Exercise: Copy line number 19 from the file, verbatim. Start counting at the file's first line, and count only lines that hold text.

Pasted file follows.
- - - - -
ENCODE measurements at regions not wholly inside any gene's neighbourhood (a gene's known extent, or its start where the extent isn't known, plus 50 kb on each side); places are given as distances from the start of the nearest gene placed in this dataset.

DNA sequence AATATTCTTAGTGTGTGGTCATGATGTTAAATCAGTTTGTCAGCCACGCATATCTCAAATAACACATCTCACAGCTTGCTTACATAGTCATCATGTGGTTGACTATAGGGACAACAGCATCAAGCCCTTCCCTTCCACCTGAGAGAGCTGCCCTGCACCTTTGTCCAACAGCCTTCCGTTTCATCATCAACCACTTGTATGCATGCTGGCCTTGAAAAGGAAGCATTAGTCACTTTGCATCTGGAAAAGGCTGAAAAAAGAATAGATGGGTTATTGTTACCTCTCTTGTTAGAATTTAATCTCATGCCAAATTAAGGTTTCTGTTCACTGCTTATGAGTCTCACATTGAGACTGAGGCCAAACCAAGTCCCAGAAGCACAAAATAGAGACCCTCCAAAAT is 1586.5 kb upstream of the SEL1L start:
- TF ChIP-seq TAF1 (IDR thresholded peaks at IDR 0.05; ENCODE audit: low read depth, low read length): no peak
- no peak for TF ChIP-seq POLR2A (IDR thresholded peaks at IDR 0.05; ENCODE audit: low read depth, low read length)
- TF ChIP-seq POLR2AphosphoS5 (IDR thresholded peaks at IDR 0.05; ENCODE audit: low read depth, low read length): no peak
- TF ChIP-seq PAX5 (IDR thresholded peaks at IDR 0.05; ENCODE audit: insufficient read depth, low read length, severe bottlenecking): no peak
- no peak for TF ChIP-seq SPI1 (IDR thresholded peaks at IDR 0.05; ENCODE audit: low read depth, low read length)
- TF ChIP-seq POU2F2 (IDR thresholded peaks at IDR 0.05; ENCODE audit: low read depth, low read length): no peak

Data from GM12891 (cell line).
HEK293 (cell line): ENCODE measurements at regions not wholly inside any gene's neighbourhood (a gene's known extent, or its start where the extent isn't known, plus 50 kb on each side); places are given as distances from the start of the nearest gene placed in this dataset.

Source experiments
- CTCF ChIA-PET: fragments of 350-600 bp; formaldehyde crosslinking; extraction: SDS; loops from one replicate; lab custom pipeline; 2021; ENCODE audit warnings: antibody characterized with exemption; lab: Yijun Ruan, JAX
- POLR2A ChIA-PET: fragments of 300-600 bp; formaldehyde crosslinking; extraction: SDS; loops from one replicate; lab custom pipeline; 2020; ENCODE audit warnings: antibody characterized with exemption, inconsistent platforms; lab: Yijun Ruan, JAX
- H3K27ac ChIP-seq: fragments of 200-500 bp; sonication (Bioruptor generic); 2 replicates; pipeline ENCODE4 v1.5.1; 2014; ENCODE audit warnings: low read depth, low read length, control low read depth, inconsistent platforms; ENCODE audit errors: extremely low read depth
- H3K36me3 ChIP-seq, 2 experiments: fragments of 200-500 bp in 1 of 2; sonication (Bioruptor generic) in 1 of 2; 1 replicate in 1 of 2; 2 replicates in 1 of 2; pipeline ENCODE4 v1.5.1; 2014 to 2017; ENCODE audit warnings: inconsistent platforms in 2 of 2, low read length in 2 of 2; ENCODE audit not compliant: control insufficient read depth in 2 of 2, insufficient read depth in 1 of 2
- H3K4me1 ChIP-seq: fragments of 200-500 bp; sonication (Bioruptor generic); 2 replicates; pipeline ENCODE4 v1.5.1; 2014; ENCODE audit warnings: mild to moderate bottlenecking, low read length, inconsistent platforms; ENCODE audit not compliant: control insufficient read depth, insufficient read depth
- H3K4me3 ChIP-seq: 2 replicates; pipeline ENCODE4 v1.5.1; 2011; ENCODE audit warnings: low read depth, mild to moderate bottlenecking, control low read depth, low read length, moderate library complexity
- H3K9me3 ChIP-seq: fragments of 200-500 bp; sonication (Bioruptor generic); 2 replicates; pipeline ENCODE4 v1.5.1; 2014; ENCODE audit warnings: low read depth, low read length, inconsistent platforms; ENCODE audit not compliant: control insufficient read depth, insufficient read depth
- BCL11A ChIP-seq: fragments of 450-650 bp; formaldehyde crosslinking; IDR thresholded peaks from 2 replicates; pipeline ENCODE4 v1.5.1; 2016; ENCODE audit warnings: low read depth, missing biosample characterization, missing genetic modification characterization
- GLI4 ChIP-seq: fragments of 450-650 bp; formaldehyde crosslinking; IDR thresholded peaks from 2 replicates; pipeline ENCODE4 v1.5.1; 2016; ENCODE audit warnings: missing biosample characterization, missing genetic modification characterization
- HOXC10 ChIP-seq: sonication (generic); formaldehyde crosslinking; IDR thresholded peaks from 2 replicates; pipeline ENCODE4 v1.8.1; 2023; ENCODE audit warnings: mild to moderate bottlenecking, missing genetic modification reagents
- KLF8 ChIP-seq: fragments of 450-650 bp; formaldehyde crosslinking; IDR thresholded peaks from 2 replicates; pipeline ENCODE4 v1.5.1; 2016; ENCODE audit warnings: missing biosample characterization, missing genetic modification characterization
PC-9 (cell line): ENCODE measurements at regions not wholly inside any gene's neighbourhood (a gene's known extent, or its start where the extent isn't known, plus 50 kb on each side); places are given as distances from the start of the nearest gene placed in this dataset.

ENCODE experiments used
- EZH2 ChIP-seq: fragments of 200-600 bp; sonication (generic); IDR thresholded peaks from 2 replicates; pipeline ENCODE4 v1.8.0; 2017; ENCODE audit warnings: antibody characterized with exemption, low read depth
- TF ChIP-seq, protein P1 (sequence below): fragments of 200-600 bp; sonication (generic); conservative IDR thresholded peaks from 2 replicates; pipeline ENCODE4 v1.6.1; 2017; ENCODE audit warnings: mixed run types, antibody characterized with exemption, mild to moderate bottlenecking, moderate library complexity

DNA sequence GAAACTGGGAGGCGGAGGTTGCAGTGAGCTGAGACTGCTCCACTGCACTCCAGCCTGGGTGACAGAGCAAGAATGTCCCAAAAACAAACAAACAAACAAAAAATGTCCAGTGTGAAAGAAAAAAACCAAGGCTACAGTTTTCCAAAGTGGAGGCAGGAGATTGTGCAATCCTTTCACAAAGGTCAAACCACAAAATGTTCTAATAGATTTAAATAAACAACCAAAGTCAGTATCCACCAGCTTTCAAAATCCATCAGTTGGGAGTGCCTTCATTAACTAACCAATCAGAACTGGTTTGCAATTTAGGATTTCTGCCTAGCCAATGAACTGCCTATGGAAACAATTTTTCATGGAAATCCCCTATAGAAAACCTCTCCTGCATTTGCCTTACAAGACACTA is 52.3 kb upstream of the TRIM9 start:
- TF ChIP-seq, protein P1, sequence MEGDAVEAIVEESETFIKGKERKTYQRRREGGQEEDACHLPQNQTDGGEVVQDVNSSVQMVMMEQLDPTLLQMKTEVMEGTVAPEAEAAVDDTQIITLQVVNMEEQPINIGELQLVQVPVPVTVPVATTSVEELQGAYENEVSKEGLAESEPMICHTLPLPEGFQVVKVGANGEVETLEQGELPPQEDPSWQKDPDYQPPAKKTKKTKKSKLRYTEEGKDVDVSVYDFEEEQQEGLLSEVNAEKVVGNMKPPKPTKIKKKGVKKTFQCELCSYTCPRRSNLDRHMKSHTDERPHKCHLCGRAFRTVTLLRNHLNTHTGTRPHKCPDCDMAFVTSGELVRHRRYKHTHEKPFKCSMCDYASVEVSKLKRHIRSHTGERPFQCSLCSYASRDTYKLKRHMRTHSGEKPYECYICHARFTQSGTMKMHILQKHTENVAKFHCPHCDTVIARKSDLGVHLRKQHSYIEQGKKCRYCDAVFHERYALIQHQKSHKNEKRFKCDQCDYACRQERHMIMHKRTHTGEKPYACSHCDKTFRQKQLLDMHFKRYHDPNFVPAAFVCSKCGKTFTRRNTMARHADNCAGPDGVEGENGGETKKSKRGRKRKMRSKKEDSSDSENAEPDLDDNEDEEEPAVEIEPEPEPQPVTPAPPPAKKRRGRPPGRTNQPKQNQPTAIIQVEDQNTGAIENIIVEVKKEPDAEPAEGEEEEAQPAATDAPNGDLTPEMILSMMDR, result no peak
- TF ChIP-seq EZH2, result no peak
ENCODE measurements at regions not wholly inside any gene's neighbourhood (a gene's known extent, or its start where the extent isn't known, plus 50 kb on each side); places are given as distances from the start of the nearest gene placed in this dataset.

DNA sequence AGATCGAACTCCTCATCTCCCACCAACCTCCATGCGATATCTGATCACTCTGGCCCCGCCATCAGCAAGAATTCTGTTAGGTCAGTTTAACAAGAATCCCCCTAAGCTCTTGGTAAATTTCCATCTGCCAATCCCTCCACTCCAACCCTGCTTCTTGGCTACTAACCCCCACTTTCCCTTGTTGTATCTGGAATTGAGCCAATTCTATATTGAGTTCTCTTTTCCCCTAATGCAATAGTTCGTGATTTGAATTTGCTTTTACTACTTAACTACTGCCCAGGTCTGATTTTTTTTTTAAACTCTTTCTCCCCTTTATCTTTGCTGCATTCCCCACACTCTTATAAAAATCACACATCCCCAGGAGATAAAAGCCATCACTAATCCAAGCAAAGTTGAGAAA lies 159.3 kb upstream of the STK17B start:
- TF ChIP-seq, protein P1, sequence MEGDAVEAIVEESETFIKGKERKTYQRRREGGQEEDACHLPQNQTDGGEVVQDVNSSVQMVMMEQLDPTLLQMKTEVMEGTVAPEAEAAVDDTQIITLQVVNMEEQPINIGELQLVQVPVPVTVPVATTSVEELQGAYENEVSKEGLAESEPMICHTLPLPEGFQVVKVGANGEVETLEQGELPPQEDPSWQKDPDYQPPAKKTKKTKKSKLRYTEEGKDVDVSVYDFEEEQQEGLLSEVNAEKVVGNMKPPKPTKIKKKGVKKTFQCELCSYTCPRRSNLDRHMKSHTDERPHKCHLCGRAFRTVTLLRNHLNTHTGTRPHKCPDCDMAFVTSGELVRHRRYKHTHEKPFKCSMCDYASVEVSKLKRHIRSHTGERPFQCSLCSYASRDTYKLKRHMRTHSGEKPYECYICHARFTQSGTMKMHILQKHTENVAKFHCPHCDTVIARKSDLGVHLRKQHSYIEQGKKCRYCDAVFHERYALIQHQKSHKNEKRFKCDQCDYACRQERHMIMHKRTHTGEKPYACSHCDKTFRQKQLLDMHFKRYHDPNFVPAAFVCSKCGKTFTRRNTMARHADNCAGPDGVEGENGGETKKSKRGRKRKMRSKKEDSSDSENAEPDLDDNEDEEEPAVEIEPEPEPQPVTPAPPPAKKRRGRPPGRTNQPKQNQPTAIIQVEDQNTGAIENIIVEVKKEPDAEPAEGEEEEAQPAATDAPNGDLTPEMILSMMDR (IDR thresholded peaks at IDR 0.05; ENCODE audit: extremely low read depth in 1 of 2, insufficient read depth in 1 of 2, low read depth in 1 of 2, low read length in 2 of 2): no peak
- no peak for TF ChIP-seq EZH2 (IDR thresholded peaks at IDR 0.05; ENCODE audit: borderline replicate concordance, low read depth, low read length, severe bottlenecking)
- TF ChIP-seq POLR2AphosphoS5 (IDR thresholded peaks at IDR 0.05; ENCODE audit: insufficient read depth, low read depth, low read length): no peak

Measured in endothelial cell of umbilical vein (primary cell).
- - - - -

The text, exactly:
- BCL11A ChIP-seq: fragments of 450-650 bp; formaldehyde crosslinking; IDR thresholded peaks from 2 replicates; pipeline ENCODE4 v1.5.1; 2016; ENCODE audit warnings: low read depth, missing biosample characterization, missing genetic modification characterization